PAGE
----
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Knowledge Exploitation path to Innovation

 

Knowledge exploitation is the process of transforming, combining and reshaping knowledge in the form of research, science and technology into a tradable commodity. It is the general capacity to use knowledge commercially and extract value from it. This is often the most visible form of innovation, particularly at a policy level, and is a more direct form of value extraction often linked to the process of knowledge creation. As knowledge-based competition becomes globalized, firms cannot afford to remain stationary with their existing products and processes; they must acquire knowledge, create new ideas and translate them into commercial products. Although knowledge production and learning is undertaken by many organizations, such as universities, the onus to exploit this knowledge still largely falls on the business sector. Therefore, it is critical that regions understand the capacity of their business communities to exploit knowledge.

As a means of effectively capturing and  measuring the most important aspects related  to regional knowledge exploitation, we draw  together a range of metrics concerning the  levels of innovation occurring within businesses  across the regions, as well as the scope for  financially supporting these activities and the  extent to which value is created through the  exportable sale of knowledge-based services.
The indicators we use to measure knowledge  exploitation capacity are as follows:

  • Innovation active enterprises – this indicates the potential propensity of  businesses to exploit their knowledge.
  • Process innovations new to industry – this indicates the exploitation of knowledge to create novel innovation.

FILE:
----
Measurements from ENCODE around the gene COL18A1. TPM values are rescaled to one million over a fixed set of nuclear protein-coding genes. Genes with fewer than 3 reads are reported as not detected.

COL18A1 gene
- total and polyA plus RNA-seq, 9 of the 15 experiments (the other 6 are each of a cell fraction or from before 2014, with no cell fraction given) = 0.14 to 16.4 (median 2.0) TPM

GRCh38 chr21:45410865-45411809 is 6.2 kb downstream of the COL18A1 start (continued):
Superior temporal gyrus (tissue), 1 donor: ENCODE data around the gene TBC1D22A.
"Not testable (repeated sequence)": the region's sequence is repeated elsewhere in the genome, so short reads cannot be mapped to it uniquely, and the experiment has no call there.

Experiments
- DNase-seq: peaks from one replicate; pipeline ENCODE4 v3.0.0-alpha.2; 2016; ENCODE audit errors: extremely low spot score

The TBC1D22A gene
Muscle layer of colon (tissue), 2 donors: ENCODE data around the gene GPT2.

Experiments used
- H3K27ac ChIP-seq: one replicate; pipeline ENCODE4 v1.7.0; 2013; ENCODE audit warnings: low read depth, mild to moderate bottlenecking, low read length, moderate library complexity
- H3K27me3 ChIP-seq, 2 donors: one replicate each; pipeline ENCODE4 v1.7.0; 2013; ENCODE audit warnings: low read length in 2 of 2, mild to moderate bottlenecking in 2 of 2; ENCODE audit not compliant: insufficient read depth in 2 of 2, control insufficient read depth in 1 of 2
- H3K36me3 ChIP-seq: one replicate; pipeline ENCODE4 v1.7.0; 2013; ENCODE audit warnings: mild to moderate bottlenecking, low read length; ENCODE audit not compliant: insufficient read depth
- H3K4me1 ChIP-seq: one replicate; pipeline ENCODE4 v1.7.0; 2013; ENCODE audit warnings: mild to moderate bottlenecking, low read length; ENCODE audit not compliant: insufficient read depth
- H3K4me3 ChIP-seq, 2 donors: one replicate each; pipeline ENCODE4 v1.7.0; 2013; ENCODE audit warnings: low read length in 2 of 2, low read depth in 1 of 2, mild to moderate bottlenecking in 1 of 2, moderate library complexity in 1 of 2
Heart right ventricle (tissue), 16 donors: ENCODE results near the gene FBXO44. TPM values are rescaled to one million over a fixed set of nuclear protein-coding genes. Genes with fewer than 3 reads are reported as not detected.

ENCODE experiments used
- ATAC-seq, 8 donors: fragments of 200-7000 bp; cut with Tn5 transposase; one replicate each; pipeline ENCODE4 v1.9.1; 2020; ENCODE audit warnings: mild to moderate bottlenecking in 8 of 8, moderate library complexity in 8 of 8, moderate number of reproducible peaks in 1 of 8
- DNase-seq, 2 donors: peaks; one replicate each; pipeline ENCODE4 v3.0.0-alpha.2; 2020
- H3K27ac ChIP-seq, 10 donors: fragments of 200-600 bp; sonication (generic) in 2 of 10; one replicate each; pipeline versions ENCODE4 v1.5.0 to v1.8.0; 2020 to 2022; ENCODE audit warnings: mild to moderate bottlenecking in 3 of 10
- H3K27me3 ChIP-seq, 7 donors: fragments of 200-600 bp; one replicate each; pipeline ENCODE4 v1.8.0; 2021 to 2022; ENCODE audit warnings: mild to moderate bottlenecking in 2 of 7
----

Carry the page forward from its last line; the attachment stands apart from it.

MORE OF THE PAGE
• Product innovations new to market– this indicates the exploitation of knowledge to commercialize new or improved products.
  • Early-stage private equity investment – this indicates a demand for finance to exploit and commercialize knowledge.
  • Exports of knowledge services – this indicates the output of the commercialization  of knowledge.

Business innovation through the exploitation of knowledge is important to regional competitiveness. Business innovation activity not only includes the introduction of new products and processes, but also major changes in management practices, business structure, organisation or marketing strategies, and investments in the implementation or development of future products or processes

The intensity of regional innovation can be furthered measured by the proportion of firms introducing process innovation new to the industry within which they operate. Process innovations consist of significant changes in the way that goods or services are produced or provided. New to industry innovation represents completely novel innovations as opposed to those that are new only to the innovating firm. Processes of extracting and combining knowledge for exploitation often require particularly intensive interactions among a firm’s employees. Transferring and combining knowledge within a firm is not a costless and spontaneous process, and firms need to devise and manage the process of knowledge transfer and combination effectively if they are to make the best use of their knowledge. Even in markets where steep learning curves and economies of scale help incumbents to fend off competition, new entrants with novel processes and products may surpass them as market leaders.

Access to finance is an important factor determining whether new knowledge is successfully commercialized and exploited. Such finance is often provided by venture capitalists through private equity capital investments, and what is termed seed or early- stage capital. Early-stage or seed funding is required when a project has demonstrated its ability, within a research setting, to meet a well-defined challenge. At this point, the project requires funding to demonstrate its commercial viability. Early-stage financing is a step on the funding ladder designed to bridge a gap between pure research and product development. It provides investigators and entrepreneurs with sufficient resources to develop their ideas to a stage where they can approach venture capitalists or other finance institutions for further funding.

The regional exploitation of knowledge requires outputs and commodities to be tradable in external markets. In a knowledge-based economic environment, it is fair to say that trade in knowledge-based activities is a primary measure of a region’s capacity successfully to commercialise and market its knowledge and innovation.

 

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